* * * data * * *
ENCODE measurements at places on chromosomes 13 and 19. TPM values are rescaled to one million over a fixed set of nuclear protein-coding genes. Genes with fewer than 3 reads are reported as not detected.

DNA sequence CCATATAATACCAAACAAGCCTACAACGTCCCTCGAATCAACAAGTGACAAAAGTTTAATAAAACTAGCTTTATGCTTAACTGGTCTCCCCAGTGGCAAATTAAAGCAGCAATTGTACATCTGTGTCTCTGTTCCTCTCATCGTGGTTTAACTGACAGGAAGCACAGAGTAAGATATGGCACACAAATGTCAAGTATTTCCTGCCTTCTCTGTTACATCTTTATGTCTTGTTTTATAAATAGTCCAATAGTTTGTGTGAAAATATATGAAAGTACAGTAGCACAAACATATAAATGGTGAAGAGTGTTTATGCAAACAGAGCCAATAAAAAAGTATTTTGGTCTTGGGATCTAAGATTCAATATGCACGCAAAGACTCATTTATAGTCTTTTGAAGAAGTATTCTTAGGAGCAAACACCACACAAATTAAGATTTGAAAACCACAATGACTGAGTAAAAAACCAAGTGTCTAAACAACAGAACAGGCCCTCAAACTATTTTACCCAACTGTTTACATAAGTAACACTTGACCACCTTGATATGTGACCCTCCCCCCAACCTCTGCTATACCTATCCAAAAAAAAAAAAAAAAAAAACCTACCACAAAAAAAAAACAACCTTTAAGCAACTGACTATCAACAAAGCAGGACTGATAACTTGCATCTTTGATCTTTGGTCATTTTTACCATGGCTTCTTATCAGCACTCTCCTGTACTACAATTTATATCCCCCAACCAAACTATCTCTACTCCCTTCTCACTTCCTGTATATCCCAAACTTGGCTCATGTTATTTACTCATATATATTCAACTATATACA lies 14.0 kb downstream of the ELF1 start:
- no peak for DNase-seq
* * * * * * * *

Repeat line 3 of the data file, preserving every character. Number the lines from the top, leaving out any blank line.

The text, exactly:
- no peak for DNase-seq